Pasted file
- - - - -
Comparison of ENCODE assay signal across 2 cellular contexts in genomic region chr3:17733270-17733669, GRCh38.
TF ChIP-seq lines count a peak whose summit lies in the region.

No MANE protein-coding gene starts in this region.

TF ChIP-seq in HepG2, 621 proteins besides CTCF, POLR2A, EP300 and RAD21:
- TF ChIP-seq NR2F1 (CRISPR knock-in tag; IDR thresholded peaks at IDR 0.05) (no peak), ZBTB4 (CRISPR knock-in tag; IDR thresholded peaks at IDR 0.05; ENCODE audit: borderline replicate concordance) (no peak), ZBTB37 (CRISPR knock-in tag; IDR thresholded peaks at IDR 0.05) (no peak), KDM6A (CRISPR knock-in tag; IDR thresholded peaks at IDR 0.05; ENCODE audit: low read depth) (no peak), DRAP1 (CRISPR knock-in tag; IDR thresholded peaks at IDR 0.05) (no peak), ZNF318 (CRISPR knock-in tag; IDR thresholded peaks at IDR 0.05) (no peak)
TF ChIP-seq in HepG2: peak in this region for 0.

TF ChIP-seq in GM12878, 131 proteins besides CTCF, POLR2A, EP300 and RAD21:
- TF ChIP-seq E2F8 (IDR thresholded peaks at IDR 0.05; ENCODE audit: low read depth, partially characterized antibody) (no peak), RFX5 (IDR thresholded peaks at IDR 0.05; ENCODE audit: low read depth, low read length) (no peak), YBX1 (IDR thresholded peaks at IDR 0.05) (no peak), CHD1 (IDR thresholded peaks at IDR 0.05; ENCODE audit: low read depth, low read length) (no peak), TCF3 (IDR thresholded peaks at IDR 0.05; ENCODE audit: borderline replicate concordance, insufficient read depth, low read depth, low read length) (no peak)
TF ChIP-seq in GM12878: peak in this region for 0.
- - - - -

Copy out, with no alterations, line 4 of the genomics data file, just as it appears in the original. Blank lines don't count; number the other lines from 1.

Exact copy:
TF ChIP-seq in HepG2, 621 proteins besides CTCF, POLR2A, EP300 and RAD21: